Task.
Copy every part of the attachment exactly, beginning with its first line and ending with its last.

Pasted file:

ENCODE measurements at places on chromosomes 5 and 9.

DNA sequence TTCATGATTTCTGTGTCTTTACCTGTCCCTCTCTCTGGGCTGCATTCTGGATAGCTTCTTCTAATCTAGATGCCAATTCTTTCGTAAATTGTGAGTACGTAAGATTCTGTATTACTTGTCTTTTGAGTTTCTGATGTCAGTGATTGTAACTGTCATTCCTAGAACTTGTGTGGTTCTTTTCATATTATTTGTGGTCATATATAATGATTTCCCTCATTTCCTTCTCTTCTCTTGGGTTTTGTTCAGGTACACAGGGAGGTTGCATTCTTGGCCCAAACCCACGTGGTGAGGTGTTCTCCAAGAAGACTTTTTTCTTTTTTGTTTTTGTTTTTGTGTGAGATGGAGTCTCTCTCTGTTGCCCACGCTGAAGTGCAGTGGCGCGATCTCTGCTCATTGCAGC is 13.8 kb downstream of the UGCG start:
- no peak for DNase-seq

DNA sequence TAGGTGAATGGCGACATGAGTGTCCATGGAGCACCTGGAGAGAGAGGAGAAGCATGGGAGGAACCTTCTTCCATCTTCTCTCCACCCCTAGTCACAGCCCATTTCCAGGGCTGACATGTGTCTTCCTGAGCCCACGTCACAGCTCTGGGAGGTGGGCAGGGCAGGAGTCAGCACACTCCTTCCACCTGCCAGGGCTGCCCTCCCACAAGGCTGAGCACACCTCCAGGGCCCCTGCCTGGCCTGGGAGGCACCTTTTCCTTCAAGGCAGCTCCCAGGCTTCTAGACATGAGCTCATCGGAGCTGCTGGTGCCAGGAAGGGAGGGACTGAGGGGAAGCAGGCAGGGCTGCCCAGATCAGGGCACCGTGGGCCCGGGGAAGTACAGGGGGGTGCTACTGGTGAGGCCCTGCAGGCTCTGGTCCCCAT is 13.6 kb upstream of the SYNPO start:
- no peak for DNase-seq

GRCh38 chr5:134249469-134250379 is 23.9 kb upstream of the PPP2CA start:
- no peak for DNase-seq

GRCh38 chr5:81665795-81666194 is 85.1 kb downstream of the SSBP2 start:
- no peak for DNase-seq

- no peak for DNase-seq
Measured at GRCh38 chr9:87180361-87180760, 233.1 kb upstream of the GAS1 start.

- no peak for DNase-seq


ENCODE measurements at places on chromosomes 5 and 9.

DNA sequence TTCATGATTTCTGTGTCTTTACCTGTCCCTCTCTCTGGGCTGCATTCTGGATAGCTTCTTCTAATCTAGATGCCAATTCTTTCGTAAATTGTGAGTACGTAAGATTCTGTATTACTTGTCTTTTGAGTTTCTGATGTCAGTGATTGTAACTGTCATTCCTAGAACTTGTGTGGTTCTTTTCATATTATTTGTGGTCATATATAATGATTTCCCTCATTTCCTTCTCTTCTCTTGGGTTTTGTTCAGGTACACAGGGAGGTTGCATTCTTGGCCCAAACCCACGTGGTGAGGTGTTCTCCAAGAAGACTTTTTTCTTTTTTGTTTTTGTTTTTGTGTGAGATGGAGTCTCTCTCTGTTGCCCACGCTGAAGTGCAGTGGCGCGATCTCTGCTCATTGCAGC is 13.8 kb downstream of the UGCG start:
- no peak for DNase-seq

DNA sequence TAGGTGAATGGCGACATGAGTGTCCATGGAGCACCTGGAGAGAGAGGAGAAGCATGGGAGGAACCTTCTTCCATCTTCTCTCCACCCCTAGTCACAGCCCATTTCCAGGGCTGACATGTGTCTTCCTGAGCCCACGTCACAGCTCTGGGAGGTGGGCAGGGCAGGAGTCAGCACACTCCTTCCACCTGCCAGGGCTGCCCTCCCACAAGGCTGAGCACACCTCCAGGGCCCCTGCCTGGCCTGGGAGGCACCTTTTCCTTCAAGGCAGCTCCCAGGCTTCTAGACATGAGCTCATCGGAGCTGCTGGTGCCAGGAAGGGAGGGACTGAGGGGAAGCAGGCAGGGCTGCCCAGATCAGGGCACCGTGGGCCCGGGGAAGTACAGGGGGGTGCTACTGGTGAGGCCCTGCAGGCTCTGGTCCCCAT is 13.6 kb upstream of the SYNPO start:
- no peak for DNase-seq

GRCh38 chr5:134249469-134250379 is 23.9 kb upstream of the PPP2CA start:
- no peak for DNase-seq

GRCh38 chr5:81665795-81666194 is 85.1 kb downstream of the SSBP2 start:
- no peak for DNase-seq

- no peak for DNase-seq
Measured at GRCh38 chr9:87180361-87180760, 233.1 kb upstream of the GAS1 start.

- no peak for DNase-seq